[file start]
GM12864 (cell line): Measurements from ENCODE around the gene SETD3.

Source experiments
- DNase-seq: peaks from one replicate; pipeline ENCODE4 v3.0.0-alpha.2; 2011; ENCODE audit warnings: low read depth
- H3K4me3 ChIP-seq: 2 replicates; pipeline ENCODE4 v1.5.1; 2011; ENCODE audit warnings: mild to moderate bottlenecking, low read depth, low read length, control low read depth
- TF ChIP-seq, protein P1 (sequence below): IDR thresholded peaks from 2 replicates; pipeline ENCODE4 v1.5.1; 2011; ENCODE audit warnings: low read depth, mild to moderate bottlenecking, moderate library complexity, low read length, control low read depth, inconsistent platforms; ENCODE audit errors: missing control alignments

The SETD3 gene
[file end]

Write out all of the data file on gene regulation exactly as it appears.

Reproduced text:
GM12864 (cell line): Measurements from ENCODE around the gene SETD3.

Source experiments
- DNase-seq: peaks from one replicate; pipeline ENCODE4 v3.0.0-alpha.2; 2011; ENCODE audit warnings: low read depth
- H3K4me3 ChIP-seq: 2 replicates; pipeline ENCODE4 v1.5.1; 2011; ENCODE audit warnings: mild to moderate bottlenecking, low read depth, low read length, control low read depth
- TF ChIP-seq, protein P1 (sequence below): IDR thresholded peaks from 2 replicates; pipeline ENCODE4 v1.5.1; 2011; ENCODE audit warnings: low read depth, mild to moderate bottlenecking, moderate library complexity, low read length, control low read depth, inconsistent platforms; ENCODE audit errors: missing control alignments

The SETD3 gene